"The administration's really smart," he added. "They didn't reduce his salary... so they really have the higher ground. Now, the question to me is, does the punishment really fit the crime? I don't think so."
Larino and the temporary chief engineer, Kenny Loeffle, declined comment.
One of Milster's house cats, lounging on his couch (Scott Heins / Gothamist).
"It doesn't surprise me," said Emily Poulis, a recent Pratt alumna who started a petition in 2015 in opposition to the faculty evictions. "The administration isn't transparent about anything they do." In addition to the evictions, she cited Pratt's decision last February to cancel its juried student art show, one day after students lost their tuition refund eligibility.
"Every alumni I've ever met, they love him," said the longtime supplier. "How much did it cost Pratt and its fundraising efforts to remove someone who has a 60 year history, without a succession plan?"
He added that without the steam whistle salute, and thanks to rules that limited Milster's engine room tours in recent years, "a lot of people on campus currently aren't so aware" of his legacy.
Of Pratt's 27 townhouses, 22 have been renovated as of this fall, according to the school. Milster, who lives rent-free, says he's one of two staff members remaining (Pratt did not immediately confirm this). Undergraduates pay $5,180 per semester for a single furnished room and common spaces, and six students live in each house.
"I'm over 80. I'm in a house that they want to renovate," Milster said. "I have my own suspicions about what they've done."
Milster's steam engine models, stacked up in his backyard (Scott Heins / Gothamist).
Milster stood in his tiny backyard on Willoughby Avenue on a recent evening, peeling back the tarp over a stack of his handmade miniature steam engines. He used to demonstrate the tiny wood-fired machines for students during engine room tours. WQXR, the local classical radio station, wafted out through the screen door, and several cats padded through the low shrubs.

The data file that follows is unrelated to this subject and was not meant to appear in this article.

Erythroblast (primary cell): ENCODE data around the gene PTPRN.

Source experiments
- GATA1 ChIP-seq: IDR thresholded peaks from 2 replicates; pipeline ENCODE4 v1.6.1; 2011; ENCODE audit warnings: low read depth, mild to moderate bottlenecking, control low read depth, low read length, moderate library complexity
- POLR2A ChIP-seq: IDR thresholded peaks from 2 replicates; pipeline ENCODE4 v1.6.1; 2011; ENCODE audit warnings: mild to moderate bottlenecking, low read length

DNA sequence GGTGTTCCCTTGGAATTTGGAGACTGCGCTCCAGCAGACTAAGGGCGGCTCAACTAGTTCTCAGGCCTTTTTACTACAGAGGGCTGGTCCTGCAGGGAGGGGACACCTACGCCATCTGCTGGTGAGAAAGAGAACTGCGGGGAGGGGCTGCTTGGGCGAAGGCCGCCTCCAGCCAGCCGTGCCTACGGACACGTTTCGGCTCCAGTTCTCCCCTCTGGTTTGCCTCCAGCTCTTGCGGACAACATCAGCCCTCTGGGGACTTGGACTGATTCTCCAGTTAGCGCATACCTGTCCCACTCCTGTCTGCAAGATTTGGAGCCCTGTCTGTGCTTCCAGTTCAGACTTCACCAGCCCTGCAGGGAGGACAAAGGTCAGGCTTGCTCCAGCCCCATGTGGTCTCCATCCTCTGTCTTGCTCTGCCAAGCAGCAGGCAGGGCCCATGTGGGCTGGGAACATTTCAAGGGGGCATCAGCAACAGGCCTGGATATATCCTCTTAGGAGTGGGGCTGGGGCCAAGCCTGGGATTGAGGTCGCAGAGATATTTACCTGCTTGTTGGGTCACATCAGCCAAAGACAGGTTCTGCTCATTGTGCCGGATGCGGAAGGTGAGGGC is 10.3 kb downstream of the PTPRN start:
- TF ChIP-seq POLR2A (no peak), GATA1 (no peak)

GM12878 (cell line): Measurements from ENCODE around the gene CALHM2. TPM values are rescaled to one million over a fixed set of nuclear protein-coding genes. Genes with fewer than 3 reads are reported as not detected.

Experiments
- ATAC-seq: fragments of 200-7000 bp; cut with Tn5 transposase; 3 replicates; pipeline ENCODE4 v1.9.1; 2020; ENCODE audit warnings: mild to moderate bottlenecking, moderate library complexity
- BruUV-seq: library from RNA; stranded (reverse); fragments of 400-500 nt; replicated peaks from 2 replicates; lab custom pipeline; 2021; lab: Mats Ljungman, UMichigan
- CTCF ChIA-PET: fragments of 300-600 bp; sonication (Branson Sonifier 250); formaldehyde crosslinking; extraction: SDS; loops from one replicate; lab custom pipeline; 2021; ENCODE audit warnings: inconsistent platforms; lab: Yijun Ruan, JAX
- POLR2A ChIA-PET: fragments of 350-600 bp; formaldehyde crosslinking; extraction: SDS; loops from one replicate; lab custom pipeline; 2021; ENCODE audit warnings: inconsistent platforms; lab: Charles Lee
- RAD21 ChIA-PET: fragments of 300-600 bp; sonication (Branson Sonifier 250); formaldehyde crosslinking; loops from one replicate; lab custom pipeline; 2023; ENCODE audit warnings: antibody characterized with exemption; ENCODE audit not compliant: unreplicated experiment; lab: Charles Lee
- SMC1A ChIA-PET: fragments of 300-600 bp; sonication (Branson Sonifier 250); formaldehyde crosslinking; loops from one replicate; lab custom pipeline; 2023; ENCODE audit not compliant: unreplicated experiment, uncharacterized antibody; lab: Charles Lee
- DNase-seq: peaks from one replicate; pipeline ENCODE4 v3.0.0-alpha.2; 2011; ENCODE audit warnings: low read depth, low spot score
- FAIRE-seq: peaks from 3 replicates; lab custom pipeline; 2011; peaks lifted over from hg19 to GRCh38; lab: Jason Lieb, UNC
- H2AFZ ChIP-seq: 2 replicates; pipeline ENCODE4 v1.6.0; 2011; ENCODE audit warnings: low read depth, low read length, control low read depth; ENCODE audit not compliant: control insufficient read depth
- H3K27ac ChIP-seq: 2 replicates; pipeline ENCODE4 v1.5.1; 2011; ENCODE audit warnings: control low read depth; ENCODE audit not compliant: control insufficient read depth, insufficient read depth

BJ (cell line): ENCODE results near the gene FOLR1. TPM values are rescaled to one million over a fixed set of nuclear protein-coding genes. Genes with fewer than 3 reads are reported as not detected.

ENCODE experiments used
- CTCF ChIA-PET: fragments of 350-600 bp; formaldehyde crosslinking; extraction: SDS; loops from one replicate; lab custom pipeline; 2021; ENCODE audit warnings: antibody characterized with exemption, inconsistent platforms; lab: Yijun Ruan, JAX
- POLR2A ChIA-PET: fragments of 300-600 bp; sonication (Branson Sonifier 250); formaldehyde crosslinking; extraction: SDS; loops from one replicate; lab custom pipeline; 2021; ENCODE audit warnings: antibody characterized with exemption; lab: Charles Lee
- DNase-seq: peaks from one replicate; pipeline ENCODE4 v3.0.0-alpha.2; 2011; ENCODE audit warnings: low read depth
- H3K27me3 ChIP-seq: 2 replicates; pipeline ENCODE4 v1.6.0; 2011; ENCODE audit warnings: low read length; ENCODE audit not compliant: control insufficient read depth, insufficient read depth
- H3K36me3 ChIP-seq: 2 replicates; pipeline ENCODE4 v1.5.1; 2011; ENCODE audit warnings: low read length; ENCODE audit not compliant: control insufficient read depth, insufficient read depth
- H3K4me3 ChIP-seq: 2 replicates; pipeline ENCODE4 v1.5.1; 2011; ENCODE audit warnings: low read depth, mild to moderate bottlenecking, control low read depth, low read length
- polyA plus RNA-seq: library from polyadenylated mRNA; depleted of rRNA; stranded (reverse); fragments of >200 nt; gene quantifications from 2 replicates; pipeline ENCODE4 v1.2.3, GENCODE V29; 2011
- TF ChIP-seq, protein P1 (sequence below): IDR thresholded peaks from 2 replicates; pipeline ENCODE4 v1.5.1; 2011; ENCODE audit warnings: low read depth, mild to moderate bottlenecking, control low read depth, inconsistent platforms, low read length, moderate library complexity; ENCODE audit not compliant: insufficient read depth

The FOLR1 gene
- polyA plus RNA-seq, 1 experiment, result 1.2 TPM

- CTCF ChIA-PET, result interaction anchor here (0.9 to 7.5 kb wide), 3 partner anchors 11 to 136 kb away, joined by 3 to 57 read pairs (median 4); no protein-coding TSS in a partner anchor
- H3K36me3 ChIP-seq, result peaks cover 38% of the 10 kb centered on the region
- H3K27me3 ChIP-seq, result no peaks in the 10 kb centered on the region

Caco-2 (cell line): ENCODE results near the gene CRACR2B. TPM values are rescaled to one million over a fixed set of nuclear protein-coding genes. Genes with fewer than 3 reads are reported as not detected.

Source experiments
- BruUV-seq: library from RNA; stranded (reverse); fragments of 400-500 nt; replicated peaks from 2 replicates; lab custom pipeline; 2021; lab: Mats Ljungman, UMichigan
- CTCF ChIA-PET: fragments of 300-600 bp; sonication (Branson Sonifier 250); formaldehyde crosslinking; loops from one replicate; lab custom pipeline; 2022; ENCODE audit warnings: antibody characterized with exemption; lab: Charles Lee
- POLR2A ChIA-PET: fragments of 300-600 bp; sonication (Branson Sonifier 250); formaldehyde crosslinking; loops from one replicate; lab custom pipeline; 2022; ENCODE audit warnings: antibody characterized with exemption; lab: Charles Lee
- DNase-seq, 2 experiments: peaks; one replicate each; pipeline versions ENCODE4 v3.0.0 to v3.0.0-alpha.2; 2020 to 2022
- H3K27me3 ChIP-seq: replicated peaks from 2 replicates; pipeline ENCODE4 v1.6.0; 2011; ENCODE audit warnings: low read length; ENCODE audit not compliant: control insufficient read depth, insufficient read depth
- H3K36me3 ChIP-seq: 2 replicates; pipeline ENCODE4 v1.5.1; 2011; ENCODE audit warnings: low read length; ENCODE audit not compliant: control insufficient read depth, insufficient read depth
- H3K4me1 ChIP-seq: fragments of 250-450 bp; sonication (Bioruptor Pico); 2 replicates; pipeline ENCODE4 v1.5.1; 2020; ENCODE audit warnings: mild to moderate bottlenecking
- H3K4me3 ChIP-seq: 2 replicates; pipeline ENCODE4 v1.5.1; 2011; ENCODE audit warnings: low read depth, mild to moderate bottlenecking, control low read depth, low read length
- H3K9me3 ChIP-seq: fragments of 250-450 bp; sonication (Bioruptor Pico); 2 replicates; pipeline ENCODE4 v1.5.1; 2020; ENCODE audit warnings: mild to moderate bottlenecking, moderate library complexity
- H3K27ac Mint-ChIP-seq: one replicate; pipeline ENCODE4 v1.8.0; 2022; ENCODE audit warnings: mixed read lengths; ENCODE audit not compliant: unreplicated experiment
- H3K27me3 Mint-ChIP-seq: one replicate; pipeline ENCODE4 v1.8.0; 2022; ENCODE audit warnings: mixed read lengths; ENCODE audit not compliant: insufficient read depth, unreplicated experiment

"I finally realized, which has taken a hell of a long time, that I'm gonna have to get out," he said. "If they didn't have the cat excuse I'm sure they would have found another excuse."
In recent years, Milster said, he'd begun to consider retirement. He'd even been thinking about it this summer—work through one more heating season, and mentor a replacement chief. But HR's directive, which came two weeks before his end date, felt too abrupt.
"You're taking the chief engineer out of a power plant in the middle of all of the heavy summer maintenance, which is necessary to insure a reliable operation next winter," he said. "So the mechanical timing was atrocious. But there were no students. The faculty was gone. Nobody was around to make a fuss."
The same steam engines that Milster used in the 1950s, with parts that date back to 1900, still function today. Most of the replacement parts have long since gone out of production, so he's fabricated his own. "I'm sort of interested, in a negative way, as to what will happen this winter," Milster said.
Now he's daydreaming about finding a Victorian home, ideally with a front porch and basement workshop. He says he's even got a few leads within his budget on Staten Island. In a few weeks he'll take his driver's test, which would make living on Staten Island in the cold months more feasible. In his 58 years living and working at Pratt, he's never felt the need to own or drive a car.
"I sort of thought in my fond, stupid dreams that I would go out like a hero, after all of these years of service," Milster said. "But the way it's happened, I'll just sneak away as quietly as I can."
Pratt declined to answer a second round of questions pertaining to the specifics of Milster's removal from the engine room. "Pratt Institute does not comment on these personnel issues," a spokeswoman said.